LOS ANGELES (Reuters) - A wildfire erupted in forest land in Northern California on Wednesday, forcing the evacuation of dozens of homes and the closure of a stretch of an interstate highway near where a deadly blaze broke out in July, officials said.
The Delta Fire was burning in timber and brush in the Shasta-Trinity National Forest in a canyon along the Sacramento River.
It was near the site of the Carr Fire, which led to eight deaths and destroyed hundreds of homes in the city of Redding and nearby areas.
Wildfires in California have scorched far more ground this year than in 2017, one of the most destructive in the state’s history.
The California Department of Forestry and Fire Protection has responded to 4,587 fires that have destroyed 613,710 acres (248,359 hectares), compared with 4,425 fires that destroyed 233,936 acres (94,671 hectares) through the same period in 2017, according to figures from the agency
The latest fire spread to 2,000 acres (809 hectares) by Wednesday evening, forcing the Shasta County Sheriff’s Office to evacuate residents along a stretch of Interstate 5 north of the town of Lakehead to the Siskiyou County line, according to the government wildfire tracking website Inciweb.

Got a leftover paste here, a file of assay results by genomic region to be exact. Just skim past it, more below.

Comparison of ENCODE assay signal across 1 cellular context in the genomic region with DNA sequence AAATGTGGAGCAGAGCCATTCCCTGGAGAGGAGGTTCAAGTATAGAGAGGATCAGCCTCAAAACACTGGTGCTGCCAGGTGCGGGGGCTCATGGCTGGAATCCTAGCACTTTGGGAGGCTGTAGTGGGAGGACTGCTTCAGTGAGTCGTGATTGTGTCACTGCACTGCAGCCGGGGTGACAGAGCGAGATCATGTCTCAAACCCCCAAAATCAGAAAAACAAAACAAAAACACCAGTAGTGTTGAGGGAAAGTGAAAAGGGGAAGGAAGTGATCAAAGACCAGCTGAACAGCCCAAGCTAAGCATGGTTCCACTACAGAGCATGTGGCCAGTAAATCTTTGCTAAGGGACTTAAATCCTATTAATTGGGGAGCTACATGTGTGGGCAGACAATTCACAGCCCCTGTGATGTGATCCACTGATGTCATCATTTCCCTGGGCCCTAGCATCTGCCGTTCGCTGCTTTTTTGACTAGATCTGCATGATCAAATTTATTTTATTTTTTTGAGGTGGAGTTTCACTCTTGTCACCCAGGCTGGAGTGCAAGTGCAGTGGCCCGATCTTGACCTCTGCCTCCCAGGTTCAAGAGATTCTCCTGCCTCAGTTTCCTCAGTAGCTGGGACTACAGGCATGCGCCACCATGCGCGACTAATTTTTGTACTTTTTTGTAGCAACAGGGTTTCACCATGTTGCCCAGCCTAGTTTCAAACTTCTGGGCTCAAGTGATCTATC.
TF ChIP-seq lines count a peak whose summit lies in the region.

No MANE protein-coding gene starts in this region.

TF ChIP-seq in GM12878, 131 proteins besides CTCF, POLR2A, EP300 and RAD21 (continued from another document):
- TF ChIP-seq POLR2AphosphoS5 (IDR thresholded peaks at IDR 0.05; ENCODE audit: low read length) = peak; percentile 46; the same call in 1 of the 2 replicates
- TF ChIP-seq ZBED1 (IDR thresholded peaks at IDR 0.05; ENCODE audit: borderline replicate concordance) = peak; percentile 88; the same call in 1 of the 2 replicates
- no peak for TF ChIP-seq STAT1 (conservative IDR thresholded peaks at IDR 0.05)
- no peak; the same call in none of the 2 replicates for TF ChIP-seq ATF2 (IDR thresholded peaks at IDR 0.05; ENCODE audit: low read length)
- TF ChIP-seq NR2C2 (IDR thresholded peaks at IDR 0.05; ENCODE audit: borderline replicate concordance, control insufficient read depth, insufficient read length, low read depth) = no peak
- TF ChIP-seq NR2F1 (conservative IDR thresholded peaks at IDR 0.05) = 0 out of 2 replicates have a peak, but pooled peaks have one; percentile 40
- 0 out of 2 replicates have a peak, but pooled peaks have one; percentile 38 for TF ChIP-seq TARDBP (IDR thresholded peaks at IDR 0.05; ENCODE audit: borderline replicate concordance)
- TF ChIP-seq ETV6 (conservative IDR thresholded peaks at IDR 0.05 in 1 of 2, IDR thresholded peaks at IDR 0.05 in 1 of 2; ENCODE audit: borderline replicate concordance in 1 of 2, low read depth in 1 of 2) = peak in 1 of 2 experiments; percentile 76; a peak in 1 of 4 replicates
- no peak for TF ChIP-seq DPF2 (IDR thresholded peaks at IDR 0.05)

“It’s not in the middle of a town, but there are some rural residences” in the area, Shasta-Trinity National Forest spokeswoman Carol Underhill said.
A representative from the Shasta County Sheriff’s Office could no immediately be reached for comment.
The Delta Fire was burning on both sides of Interstate 5, which has made it more difficult to control the flames, Underhill said. The highway has been closed in both directions in that area.
Firefighters have not been able to build any containment lines against the fast-moving blaze, officials with the Shasta-Trinity National Forest said on Twitter.
Photos posted online by the U.S. Forest Service showed bright orange flames in a forest just beyond a truck on a highway, and broad columns of white smoke rising above forests.
The fire broke out at mid-day on Wednesday near an exit from Interstate 5, about 30 miles (48 km) north of Redding. Its cause was under investigation.
Reporting by Alex Dobuzinskis; Editing by Bill Tarrant and Peter Cooney